Found Poem April 11th
Calligraphy, Family Dispute,
Exercise, Animal Organs
Illiterate Emperor, Tree
Frank, Jasmine Tea,
Today we went to Tianamen Square.Â It was really windy in the morning, but that didnâ€™t stop us from learning more about China.Â â€śTianâ€ť means heaven, â€śanâ€ť means peace and â€śmenâ€ť means gate.Â When we got there, Ann, Peter (both from China Prep) and Frank (our tour guide) told us that Maoâ€™s body was in the shrine.Â There were hundreds of people lined up to see his body.Â Luckily, Frank knew to avoid the crowds. Â He then told us about the student protests in the square and how the soldiers werenâ€™t originally armed with loaded weapons.Â Unfortunately, the protesters took it too far and the soldiers were told to do anything possible to keep themselves safe.Â This led to the infamous 1989 Tiananmen Square killings. We compared this situation to the most recent protesters in London. At the end of the square there was the Tiananmen gate (which checks visitors) to the left and a watch tower (used by military to protect the city) to the right.
_Â Â Post by Kelvin
Today we went to the Forbidden City. When we got there, I was excited to learn about the history of it. Iâ€™ve seen a bunch of movies (Chinese â€śmoviesâ€ť were usually called â€śdramasâ€ť) that were set back in the monarchy times when emperorâ€™s would rule. Until this trip, I always thought the settings were the actual Forbidden City. But I also learned there was only one actual Italian film filmed in the Forbidden City, hence â€śForbiddenâ€ť.
When we went inside the Forbidden City, Frank (our tour guide) told us many stories that related to the reason why certain things were there, and there positions in the city. Â Â Since I was little, Iâ€™ve always watched dramas about the imperial times and the Forbidden City, a lot of Chinese dramas like to film about history. When I realized a lot of information I knew was wrong, I was eager to learn which things were right and which things were wrong from the dramas.
I also learned new information, so it made me happy. When Frank was talking to us on the bus, he asked us about the 1st emperor of the Ming Dynasty and whom he picked to become the next emperor. From the dramas I watched, I knew the 1st, 2nd, 3rd sons were dead, so the 4th son was the next oldest. Although I donâ€™t know if this next information I learned from the drama was true: the reason why the 4th son didnâ€™t get picked was because this â€śmotherâ€ť (the empress) wasnâ€™t his actual mother. His actual mother was a concubine. At the time that this 4th son was given birth to, the empress also tried to give birth to the next heir. Unfortunately, she had a miscarriage. The emperor wanted to keep the empress happy, so he forced the concubine to give her son up to the empress. When the time came for the emperor to pick his heir, he didnâ€™t want to pick the 4th son (the oldest one and most eligible) because he wasnâ€™t the empressâ€™ actual son. So, the emperor picked the 1st sonsâ€™ son, his grandson, to become the heir. I knew how to answer Frankâ€™s question from the information I learned from the movie.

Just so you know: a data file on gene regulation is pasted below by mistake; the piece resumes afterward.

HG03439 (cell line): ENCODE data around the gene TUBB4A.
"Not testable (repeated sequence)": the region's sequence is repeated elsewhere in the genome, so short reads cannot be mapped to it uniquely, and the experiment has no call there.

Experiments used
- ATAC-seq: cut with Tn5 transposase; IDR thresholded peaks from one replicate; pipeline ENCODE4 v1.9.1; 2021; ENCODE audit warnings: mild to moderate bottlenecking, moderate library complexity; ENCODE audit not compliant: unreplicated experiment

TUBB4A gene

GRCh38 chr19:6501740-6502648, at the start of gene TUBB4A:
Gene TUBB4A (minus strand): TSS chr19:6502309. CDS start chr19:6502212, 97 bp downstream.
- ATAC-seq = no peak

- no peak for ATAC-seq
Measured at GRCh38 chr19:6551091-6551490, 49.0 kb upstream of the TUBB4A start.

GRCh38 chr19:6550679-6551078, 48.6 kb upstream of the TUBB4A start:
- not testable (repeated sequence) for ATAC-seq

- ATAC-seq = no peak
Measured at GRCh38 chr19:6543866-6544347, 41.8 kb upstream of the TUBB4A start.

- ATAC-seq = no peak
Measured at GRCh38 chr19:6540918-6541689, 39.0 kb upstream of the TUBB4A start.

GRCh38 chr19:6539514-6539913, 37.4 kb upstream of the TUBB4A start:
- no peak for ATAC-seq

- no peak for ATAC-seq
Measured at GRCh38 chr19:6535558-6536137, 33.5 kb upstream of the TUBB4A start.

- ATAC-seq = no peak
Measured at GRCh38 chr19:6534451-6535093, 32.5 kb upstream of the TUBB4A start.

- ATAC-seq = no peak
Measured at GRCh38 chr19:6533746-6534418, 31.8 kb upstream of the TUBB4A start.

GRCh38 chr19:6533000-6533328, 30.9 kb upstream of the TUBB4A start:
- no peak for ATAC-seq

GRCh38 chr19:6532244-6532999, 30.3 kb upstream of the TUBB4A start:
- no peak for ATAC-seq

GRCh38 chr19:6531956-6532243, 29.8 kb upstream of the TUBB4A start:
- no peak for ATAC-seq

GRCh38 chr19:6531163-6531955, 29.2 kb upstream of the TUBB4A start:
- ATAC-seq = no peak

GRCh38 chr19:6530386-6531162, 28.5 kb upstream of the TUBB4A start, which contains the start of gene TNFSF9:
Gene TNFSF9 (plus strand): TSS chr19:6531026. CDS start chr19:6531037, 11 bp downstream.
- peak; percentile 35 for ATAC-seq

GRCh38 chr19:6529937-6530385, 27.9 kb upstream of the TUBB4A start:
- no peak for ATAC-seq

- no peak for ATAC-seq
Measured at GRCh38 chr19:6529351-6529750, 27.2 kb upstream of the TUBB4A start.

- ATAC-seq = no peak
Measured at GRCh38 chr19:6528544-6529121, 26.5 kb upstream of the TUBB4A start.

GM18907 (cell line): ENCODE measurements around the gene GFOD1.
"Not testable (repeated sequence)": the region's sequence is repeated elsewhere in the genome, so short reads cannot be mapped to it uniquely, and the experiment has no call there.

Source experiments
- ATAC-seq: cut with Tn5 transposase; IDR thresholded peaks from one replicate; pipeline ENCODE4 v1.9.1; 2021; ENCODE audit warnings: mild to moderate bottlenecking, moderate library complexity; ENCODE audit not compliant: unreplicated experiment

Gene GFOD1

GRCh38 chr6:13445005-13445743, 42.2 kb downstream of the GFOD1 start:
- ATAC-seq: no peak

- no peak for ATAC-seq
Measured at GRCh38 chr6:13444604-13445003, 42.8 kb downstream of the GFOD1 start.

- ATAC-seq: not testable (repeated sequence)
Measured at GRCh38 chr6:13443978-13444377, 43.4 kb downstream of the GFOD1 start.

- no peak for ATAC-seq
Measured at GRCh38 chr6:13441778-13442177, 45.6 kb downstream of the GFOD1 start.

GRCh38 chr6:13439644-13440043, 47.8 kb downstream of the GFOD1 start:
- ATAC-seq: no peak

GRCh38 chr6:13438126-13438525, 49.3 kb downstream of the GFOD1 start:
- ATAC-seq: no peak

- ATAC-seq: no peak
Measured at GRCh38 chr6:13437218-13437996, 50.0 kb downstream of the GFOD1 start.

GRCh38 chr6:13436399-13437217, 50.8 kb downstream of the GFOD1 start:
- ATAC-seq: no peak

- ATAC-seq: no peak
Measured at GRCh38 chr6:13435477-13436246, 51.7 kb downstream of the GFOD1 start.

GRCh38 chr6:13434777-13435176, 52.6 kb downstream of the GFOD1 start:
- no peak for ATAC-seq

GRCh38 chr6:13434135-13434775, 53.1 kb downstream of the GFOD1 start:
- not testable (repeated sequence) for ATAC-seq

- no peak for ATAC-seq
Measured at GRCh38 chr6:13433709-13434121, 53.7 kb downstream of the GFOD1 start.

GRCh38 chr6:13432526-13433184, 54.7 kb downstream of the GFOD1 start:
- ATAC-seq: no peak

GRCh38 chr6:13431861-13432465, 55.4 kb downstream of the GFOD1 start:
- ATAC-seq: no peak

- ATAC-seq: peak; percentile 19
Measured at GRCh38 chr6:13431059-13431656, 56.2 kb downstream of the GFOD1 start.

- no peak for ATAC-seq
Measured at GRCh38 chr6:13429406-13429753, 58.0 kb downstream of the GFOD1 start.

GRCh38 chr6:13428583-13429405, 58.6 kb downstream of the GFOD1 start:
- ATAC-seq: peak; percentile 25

-Â Â Â Â Â Â Post by Jenny
After the Forbidden City â€śjourneyâ€ť, we went to a super good restaurant called Peeking Duck, which obviously specialized in duck.Â Let me tell you that this duck was soooooooo good – especially when we made the duck wrap with mango sauce.Â It was so savory.Â Ann arranged for us to visit the kitchen to take a â€śturnâ€ť at revolving the ducks in the oven so that they wouldnâ€™t burn.Â Afterwards, we visited the Urban Planning Museum which featured many bird eye views of Beijing. They alsoÂ had many future buildings that were going to be built.Â We also had to find our hotel on a scale map of Beijing that was a 3D model as well.Â I, of course, with my superior navigation skills found it first with the help of a colleague. Next, we went to very old part of Beijing that specializes in shopping.Â Â We had an hour to shop and many of my peers bought souvenirs.Â This shopping experience was different than the Great Wall because you canâ€™t bargain.
-Â Post by George
After visiting the shops, we rode rickshaws around the town, and eventually into our next activity. We then visited a Whu-Shu master, Mr. Lui. After showing us some cool moves, he brought out weapons. At a safe distance, he performed challenging moves that people would only see in cartoons. He then let others try with dull weapons. They made poses that Whu-Shu fighters would do. After putting away the weapons, he showed us his musical skills, by playing an Er Yinyue (basically the Chinese version of a violin). After showing us some songs, he let some students try it. I was the first to try it, but I didnâ€™t do so well.Â When he put the Er Yunyue away, he began to teach us Calligraphy. He taught us basics such as â€śChinaâ€ť or â€śSunâ€ť. The way you wrote the Calligraphy required a completely different hand position which is hard to get used to. Once we were done with Calligraphy, he and his wife treated us to a homemade Chinese dinner. It was not as fancy as the other restaurants weâ€™ve been to, but knowing that his family had made it for us was an enjoyable experience. It was challenging, because not finishing the food is considered disrespectful. Even when we were all full, we were still stuffing our faces with rice and other dishes. When we finished dinner, we thanked him, and exercised in the free gym that is apart of the park in front of his house.Â Our finally stop for the day was the night market.Â Here, we saw very unique foods; snake, spider, bull hearts, scorpions, crickets, beetles, etc.Â Needless to say, we did not buy anything, just took in a different part of the Chinese culture.Â Tomorrow we fly to Hangzhou.
-Â Â Â Â Post by Sonny